Information on achene longevity is conflicting. Achenes may remain viable for up to 5 years when stored dry (Alonso et al., 1982). However, by extrapolation from experiments on achenes buried 3 cm below the soil surface for 15 months, Sindel et al. (1998) indicate that achenes will remain viable for more than 10 years.

Vegetative reproduction can occur from root fragments and intact roots and rooting along decumbent stems (Sindel et al., 1998).

Environmental Requirements

S. madagascariensis is opportunistic with the ability to colonize a wide range of habitats. It occurs on the eastern seaboard of the three southern Hemisphere continents at similar latitudes and is most successful in humid maritime and sub-tropical climates; it tends to be restricted to climates with low frost incidence (Sindel and Michael, 1989).

Air Temperature

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Parameter Lower limit Upper limit
Mean annual temperature (ºC) 10 20

Rainfall

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ParameterLower limitUpper limitDescription
Mean annual rainfall5001500mm; lower/upper limits

Rainfall Regime

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Summer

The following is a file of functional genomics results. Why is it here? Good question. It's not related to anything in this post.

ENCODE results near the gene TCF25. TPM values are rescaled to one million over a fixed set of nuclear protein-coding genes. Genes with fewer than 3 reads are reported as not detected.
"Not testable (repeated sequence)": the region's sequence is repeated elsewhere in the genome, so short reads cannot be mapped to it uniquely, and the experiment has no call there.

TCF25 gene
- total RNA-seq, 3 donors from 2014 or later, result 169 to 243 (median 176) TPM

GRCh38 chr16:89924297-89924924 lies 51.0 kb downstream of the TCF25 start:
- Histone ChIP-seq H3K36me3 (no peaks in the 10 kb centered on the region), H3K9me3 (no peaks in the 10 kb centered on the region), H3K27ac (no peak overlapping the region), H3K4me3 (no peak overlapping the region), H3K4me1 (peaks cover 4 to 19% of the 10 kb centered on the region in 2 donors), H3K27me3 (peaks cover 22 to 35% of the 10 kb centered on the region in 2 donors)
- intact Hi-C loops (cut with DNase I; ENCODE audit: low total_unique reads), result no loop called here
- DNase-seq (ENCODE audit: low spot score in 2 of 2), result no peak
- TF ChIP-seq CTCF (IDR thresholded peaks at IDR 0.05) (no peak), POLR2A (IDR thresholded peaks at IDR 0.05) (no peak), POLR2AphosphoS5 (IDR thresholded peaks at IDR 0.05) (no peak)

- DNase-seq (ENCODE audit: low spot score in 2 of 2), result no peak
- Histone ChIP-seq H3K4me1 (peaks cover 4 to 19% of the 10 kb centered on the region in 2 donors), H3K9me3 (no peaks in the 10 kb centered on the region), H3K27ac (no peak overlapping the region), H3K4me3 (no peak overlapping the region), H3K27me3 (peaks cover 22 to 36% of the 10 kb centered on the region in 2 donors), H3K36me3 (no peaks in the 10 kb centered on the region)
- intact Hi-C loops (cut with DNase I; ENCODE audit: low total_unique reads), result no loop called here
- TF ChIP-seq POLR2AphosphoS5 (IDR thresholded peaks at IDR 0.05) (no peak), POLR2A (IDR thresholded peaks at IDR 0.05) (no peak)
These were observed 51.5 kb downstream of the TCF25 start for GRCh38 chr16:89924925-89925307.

Soil Tolerances

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Soil drainage

  • free

Soil reaction

  • alkaline
  • neutral

Soil texture

  • light
  • medium

Special soil tolerances

  • infertile

Natural enemies

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Natural enemyTypeLife stagesSpecificityReferencesBiological control inBiological control on
Puccinia lagenophorae Pathogen

Notes on Natural Enemies

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Holtkamp and Hosking (1996) summarize more than 100 insect species that have been found on S. madagascariensis in Australia. These are primarily Coleoptera, Hemiptera and Lepidoptera. In Argentina, ants also attack S. madagascariensis (Verona et al., 1982). Three fungi have been recorded from S. madagascariensis (Wilson et al., 1965; Fernandez and Montes, 1987; Delhey and Kiehr, 1988; Holtkamp and Hosking, 1993), of which the most important is Puccinia lagenophorae.